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EU Launches Legal Action Over New Hungarian Education Law

  • Associated Press

FILE - People protest in Heroes’ Square against a new law that would undermine Central European University, a liberal graduate school of social sciences founded by U.S. financier George Soros in Budapest, Hungary, April 12, 2017.

The European Union has launched legal action against Hungary over a new higher education law that critics say is aimed at shutting down a university founded by billionaire philanthropist George Soros.

European Commission President Valdis Dombrovskis said Wednesday that the EU's executive arm has sent a "letter of formal notice" to Prime Minister Viktor Orban's government, which is a first step in legal action.

Dombrovskis said the move is based on "an in-depth legal assessment."

The Commission believes the law could infringe on European rights to provide services, but also on academic freedoms and the right to an education.

The Hungarian government will have one month to respond, and based on Budapest's reaction, the Commission will consider what steps to take next.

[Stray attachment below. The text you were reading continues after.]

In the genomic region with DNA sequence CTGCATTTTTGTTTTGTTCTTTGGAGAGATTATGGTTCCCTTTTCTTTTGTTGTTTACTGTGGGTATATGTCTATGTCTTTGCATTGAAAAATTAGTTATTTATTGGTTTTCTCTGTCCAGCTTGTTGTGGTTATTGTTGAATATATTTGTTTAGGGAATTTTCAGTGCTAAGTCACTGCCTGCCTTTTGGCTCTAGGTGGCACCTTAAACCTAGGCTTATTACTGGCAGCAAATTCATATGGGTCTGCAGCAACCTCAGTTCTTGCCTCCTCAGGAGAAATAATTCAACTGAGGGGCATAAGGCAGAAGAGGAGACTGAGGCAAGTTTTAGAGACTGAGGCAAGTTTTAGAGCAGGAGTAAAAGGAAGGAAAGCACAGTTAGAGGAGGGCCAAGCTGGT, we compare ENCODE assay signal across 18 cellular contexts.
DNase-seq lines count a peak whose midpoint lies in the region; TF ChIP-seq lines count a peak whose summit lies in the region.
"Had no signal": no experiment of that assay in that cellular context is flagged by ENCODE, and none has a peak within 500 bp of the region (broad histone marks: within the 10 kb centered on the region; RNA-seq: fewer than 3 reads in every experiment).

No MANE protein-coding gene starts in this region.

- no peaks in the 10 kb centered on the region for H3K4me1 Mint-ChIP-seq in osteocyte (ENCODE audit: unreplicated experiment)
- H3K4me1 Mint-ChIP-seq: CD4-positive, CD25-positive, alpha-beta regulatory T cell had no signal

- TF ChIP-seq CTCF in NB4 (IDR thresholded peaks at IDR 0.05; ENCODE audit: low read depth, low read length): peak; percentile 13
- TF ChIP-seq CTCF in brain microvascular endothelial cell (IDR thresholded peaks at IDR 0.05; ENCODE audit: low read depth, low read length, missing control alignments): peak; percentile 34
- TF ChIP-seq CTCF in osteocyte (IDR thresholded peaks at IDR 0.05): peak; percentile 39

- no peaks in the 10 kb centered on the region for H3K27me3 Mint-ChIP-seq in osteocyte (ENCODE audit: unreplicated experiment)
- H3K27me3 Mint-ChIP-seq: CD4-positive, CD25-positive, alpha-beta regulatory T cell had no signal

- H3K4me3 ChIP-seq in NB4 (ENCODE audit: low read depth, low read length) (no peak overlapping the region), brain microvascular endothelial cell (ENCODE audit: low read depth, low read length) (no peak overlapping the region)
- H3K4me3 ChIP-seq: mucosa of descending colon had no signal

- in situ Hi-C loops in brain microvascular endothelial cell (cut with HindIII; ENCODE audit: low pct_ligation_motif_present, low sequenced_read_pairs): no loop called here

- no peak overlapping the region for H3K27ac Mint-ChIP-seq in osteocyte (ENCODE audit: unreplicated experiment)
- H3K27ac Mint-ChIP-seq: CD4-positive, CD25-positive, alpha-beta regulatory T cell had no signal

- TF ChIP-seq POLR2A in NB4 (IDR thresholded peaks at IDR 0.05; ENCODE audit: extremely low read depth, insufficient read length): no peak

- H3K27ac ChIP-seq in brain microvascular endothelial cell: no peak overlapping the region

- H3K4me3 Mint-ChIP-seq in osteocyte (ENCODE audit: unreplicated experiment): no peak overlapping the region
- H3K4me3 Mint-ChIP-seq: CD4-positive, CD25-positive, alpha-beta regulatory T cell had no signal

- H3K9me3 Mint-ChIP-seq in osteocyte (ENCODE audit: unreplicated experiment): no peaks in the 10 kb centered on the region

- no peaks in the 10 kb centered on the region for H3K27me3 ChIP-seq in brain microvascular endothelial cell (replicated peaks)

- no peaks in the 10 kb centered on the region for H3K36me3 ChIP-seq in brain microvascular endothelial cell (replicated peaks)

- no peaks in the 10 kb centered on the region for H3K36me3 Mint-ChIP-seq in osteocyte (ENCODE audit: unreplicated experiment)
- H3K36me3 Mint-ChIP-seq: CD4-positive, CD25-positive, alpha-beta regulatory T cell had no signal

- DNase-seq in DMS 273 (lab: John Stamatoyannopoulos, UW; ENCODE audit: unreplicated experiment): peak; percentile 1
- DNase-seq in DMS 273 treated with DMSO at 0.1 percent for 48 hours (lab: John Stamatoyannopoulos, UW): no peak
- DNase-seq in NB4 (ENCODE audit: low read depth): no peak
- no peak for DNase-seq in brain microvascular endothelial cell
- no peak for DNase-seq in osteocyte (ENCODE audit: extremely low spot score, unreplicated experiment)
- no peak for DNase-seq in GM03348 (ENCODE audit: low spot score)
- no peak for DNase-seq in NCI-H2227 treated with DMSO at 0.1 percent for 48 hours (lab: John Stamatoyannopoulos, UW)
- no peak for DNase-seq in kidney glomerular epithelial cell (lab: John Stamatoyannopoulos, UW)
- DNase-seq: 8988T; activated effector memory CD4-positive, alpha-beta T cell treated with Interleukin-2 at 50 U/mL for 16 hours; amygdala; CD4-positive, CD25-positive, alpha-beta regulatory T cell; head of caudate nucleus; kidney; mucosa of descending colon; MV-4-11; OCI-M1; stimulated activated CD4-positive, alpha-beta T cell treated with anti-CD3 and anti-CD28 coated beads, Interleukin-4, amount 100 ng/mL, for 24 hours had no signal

The higher education law was approved earlier this month. The president of the Soros-backed Central European University says it means that his campus in Budapest might not be able to accept new students after Jan. 1.

"My institution has a gun pointed to its head,'' CEU President Michael Ignatieff said Tuesday as he sought support at the European Parliament.

Orban says the CEU is "cheating'' because it issues diplomas accepted both in the United States and in Hungary, where it has been operating since 1993. The university is accredited in New York state but has no campus there.

Orban says this gives it an unfair advantage over other Hungarian universities, but has denied that he wants to shut it down.

The Hungarian leader will face his critics in the European Parliament later Wednesday as EU lawmakers debate concerns about his country, including a "Let's Stop Brussels" campaign aimed at highlighting what he says is an EU power grab.

Given the legal action, a showdown seems likely between Orban and Commission First Vice President Frans Timmermans, who will address lawmakers just before him.

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